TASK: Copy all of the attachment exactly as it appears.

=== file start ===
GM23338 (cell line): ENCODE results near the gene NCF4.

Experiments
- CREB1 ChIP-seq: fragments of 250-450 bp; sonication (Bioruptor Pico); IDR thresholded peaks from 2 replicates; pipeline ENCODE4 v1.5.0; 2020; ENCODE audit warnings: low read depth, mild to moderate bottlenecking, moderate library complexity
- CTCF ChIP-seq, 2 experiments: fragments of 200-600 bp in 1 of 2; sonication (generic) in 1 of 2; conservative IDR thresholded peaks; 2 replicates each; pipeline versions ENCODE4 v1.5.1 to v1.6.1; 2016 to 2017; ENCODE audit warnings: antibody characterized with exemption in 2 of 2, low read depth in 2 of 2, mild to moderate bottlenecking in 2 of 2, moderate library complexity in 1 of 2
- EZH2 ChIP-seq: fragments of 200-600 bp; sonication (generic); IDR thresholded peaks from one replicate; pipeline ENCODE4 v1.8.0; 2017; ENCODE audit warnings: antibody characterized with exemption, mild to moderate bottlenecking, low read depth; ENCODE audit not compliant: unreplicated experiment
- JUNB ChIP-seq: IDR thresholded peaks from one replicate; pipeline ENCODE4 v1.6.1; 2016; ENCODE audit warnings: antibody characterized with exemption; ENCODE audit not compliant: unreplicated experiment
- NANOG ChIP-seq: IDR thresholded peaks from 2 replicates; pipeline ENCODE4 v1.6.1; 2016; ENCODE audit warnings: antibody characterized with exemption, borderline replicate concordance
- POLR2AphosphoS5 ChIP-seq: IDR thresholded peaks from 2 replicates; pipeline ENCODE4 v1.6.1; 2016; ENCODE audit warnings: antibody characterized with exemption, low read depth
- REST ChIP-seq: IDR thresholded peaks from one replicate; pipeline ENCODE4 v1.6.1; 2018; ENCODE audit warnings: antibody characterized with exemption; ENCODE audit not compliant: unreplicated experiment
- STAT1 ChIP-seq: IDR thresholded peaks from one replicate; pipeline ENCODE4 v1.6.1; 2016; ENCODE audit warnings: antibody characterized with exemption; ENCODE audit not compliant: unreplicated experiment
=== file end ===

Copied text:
GM23338 (cell line): ENCODE results near the gene NCF4.

Experiments
- CREB1 ChIP-seq: fragments of 250-450 bp; sonication (Bioruptor Pico); IDR thresholded peaks from 2 replicates; pipeline ENCODE4 v1.5.0; 2020; ENCODE audit warnings: low read depth, mild to moderate bottlenecking, moderate library complexity
- CTCF ChIP-seq, 2 experiments: fragments of 200-600 bp in 1 of 2; sonication (generic) in 1 of 2; conservative IDR thresholded peaks; 2 replicates each; pipeline versions ENCODE4 v1.5.1 to v1.6.1; 2016 to 2017; ENCODE audit warnings: antibody characterized with exemption in 2 of 2, low read depth in 2 of 2, mild to moderate bottlenecking in 2 of 2, moderate library complexity in 1 of 2
- EZH2 ChIP-seq: fragments of 200-600 bp; sonication (generic); IDR thresholded peaks from one replicate; pipeline ENCODE4 v1.8.0; 2017; ENCODE audit warnings: antibody characterized with exemption, mild to moderate bottlenecking, low read depth; ENCODE audit not compliant: unreplicated experiment
- JUNB ChIP-seq: IDR thresholded peaks from one replicate; pipeline ENCODE4 v1.6.1; 2016; ENCODE audit warnings: antibody characterized with exemption; ENCODE audit not compliant: unreplicated experiment
- NANOG ChIP-seq: IDR thresholded peaks from 2 replicates; pipeline ENCODE4 v1.6.1; 2016; ENCODE audit warnings: antibody characterized with exemption, borderline replicate concordance
- POLR2AphosphoS5 ChIP-seq: IDR thresholded peaks from 2 replicates; pipeline ENCODE4 v1.6.1; 2016; ENCODE audit warnings: antibody characterized with exemption, low read depth
- REST ChIP-seq: IDR thresholded peaks from one replicate; pipeline ENCODE4 v1.6.1; 2018; ENCODE audit warnings: antibody characterized with exemption; ENCODE audit not compliant: unreplicated experiment
- STAT1 ChIP-seq: IDR thresholded peaks from one replicate; pipeline ENCODE4 v1.6.1; 2016; ENCODE audit warnings: antibody characterized with exemption; ENCODE audit not compliant: unreplicated experiment